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Do you understand a data type change = "Data Motion Scripts"?
  v9.0 Posted at 31/07/2019 12:05 PM by Tiago Araujo
Scripting out a schema change is easy, worrying about data is not. "'Data motion" refers to a change in the meaning of data, which will require scripts which touch data and schema.

Let's look at an example:

 We have a 'Gender' column (that is a Boolean) storing 0's and 1's. All works well for a while.

Figure: Anything wrong this Gender column? 
Later you learn you need to change the data type to char(2) to support 'M', 'F', 'T', 'NA' and 'U'
Figure: Caster Semenya has taught us a thing or two about the right data type for Gender
The data then must be migrated to the new data type this way:
  1. Rename 'Gender' to 'ztGender' *
  2. Add a new column 'Gender' with type char(2)
  3. Insert the existing data from 'ztGender' to 'Gender' (map 0 to 'F' and 1 to 'M')
  4. Delete the column ztGender*
*Note: zt stands for Temporary
Figure: Changing the data type and data required a "Data Motion Script"

Visual Studio does not automatically support this scenario, as data type changes are not part of the refactoring tools. However, if you add pre and post scripting events to handle the data type change the rest of the changes are automatically handled for you.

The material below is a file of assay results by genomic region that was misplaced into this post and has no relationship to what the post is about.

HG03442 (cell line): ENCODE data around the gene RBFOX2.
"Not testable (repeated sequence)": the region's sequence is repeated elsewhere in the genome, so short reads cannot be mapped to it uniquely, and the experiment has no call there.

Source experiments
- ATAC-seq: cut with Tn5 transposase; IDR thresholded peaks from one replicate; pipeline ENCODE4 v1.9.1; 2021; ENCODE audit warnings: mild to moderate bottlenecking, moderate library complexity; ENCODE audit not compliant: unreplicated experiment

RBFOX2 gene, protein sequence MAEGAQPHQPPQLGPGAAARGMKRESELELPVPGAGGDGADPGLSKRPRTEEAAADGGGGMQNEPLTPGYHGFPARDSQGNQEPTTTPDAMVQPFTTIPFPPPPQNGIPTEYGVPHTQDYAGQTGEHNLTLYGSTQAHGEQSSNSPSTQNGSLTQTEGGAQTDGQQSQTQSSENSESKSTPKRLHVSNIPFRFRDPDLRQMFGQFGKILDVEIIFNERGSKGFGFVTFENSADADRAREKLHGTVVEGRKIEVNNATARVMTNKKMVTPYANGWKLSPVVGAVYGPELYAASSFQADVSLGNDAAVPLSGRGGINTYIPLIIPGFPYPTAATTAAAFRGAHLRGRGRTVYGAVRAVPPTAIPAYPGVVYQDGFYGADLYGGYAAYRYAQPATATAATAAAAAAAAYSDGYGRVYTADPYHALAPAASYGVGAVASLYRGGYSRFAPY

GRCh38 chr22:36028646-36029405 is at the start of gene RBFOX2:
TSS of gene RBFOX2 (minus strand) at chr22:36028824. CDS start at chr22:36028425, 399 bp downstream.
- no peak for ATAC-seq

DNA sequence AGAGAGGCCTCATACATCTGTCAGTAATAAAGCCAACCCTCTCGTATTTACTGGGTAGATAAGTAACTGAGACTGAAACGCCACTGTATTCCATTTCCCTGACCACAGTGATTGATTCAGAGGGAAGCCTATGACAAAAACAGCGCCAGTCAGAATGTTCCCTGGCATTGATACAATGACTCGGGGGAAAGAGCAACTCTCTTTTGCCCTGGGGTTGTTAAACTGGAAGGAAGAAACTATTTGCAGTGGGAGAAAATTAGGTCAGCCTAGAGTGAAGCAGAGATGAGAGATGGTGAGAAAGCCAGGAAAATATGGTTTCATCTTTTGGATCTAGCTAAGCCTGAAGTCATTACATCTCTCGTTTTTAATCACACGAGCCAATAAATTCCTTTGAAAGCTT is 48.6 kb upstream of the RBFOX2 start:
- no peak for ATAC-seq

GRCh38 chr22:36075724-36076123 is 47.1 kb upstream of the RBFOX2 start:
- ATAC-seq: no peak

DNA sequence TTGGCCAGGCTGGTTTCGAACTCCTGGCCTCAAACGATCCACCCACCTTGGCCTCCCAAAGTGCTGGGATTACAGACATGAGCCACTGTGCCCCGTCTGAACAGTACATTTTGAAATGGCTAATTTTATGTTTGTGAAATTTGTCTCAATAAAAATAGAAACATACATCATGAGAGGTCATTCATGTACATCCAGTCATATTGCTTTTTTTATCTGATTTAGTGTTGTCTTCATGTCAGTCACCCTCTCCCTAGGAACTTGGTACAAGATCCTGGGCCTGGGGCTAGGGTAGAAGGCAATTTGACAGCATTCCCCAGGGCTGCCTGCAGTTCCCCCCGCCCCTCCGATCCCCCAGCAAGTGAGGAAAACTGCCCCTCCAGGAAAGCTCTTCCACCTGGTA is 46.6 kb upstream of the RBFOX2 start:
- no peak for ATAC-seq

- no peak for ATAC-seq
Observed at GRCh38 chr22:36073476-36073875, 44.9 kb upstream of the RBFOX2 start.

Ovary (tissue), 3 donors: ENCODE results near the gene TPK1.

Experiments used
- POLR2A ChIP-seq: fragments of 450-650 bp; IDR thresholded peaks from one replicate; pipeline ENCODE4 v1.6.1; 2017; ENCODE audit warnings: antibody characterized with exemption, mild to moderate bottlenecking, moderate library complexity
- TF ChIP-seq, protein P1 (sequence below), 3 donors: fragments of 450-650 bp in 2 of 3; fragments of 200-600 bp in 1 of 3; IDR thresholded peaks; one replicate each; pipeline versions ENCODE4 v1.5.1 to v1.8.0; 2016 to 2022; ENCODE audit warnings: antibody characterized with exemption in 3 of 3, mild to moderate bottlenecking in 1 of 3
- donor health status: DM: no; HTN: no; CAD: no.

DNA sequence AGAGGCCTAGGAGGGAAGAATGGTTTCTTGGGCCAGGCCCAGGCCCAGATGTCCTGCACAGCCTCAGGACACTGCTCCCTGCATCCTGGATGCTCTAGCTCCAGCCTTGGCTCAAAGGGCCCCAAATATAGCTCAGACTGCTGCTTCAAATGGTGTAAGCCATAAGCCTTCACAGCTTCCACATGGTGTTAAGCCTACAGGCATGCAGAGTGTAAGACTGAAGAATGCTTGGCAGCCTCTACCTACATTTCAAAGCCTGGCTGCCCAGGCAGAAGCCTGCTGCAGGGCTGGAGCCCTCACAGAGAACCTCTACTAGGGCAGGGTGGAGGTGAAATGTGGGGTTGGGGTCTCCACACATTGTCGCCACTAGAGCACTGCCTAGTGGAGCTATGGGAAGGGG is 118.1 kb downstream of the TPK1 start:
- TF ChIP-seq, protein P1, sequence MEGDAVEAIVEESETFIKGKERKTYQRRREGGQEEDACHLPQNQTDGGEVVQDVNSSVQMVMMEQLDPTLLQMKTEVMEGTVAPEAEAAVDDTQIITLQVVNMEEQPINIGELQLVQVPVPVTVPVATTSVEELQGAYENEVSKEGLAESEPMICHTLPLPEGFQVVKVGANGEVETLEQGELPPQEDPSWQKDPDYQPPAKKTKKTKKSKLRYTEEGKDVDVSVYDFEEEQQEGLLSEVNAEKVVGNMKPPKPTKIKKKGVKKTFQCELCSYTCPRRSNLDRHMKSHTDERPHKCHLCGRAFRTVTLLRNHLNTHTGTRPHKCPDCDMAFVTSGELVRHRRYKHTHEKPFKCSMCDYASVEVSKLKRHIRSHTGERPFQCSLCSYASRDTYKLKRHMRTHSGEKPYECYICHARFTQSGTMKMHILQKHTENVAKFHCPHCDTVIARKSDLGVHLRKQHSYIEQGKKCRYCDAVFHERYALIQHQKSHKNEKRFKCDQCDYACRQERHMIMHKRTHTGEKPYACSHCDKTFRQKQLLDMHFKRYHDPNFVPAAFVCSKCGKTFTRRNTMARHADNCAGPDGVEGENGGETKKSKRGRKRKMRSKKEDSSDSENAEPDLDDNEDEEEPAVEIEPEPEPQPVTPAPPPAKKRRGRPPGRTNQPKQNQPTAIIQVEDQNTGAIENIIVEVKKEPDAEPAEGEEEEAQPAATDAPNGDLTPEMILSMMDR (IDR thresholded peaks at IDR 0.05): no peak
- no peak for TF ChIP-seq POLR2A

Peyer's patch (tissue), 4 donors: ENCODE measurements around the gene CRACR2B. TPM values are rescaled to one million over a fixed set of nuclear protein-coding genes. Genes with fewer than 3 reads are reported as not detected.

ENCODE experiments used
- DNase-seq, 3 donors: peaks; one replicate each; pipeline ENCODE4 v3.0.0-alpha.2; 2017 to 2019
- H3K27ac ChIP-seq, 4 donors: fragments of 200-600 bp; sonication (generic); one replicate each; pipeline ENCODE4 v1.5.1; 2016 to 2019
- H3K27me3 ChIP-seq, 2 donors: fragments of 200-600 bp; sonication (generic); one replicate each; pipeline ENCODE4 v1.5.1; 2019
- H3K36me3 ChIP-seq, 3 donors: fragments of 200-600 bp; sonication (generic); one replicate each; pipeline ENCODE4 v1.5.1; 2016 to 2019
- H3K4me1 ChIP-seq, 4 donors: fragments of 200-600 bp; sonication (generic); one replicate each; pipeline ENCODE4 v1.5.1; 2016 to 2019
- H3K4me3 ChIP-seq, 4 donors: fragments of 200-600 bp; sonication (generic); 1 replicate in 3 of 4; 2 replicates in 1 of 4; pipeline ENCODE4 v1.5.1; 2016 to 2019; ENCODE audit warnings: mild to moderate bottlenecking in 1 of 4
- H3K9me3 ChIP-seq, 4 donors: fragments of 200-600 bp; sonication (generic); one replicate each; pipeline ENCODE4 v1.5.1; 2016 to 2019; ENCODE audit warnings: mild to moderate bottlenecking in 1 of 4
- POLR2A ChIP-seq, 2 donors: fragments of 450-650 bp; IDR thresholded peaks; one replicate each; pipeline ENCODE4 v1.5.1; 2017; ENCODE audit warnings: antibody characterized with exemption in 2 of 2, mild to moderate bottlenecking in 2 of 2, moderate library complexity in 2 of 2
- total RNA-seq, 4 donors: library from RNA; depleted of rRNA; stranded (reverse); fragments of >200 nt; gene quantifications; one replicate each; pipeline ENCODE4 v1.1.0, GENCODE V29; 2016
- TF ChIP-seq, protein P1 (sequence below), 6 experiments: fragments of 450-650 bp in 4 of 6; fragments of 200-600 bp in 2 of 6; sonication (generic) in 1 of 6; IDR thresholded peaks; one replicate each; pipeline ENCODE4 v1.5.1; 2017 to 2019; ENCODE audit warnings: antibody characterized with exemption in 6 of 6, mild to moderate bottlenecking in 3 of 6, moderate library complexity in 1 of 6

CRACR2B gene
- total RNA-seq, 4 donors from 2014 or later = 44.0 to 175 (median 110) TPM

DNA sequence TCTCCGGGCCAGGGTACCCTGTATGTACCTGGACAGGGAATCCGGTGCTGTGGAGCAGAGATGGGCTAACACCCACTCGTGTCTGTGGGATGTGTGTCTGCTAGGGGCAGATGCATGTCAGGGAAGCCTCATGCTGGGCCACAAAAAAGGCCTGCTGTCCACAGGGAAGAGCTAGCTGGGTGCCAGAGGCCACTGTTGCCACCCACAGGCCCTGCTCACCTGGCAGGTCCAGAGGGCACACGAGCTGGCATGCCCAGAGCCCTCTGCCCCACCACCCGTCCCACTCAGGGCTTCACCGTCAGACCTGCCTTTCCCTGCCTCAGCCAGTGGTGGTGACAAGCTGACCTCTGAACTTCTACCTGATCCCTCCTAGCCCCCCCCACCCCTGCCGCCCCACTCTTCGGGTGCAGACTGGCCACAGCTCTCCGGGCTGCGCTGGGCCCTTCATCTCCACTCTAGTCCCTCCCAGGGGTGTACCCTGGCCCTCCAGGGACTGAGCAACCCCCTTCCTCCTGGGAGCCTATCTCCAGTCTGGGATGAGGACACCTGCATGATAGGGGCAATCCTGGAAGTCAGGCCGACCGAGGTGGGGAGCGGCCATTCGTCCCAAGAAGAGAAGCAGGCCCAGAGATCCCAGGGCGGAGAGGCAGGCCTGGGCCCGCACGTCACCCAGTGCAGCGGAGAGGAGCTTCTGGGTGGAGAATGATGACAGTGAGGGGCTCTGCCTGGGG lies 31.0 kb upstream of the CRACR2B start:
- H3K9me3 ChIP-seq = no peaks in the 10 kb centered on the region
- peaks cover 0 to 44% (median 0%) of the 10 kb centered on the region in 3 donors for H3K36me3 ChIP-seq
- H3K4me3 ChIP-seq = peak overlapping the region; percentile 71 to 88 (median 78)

Figure: Don't use Data Dude

note: In order to achieve this you MUST use the built in Refactor tools as it create a log of all the refactors in order. This helps Visual Studio generate the schema compare and make sure no data is lost.

There are few options available to perform data type change correctly:

      1. ​​​​​Use manua​l scripts. All data type changes including data migration can be performed by writing scripts manualy. This way you have full control over the change. It is recommended to use SQLDeploy or DbUp to automate script deployment and keep track of all database changes.​
      2. ​Use Database Project. As mentioned above​, Visual Studio does not support data type changes out of the bo​x and should not be used to perform this kind of task. 
      3. ​​​​​​​​​Use Entity Framework (EF) Code First Migrations. If your application uses Entity Framework Code First, then it is strongly recommended to use Migrations feature.
        ​Using EF Code First Migrations is comparable to using one of the below combinations:
        - ​DBUp + SQL verify
        - DAC Support For SQL Server Objects and Versions  (.dacpac files)
        - SQL Deploy ​​​

public partial class GenderToString : DbMigration
    {
        public override void Up()
        {
            AlterColumn("dbo.Customers", "Gender", c => c.String(maxLength: 2));
        }
       
        public override void Down()
        {
            AlterColumn("dbo.Customers", "Gender", c => c.Boolean(nullable: false));
        }
    }

Bad Example - the default scaffolded migration will not perform any mapping of your data

 

public partial class GenderToString : DbMigration
{
public override void Up()
{
AddColumn("dbo.Customers", "GenderTemp", c => c.Boolean(nullable: false));
Sql("UPDATE [dbo].[Customers] set GenderTemp = Gender");
DropColumn("dbo.Customers", "Gender");
AddColumn("dbo.Customers", "Gender", c => c.String(maxLength: 2));
Sql("UPDATE [dbo].[Customers] set Gender = 'M' where GenderTemp=1");
Sql("UPDATE [dbo].[Customers] set Gender = 'F' where GenderTemp=0");
DropColumn("dbo.Customers", "GenderTemp");
}

​Good Example - Data motion with EF Migrations

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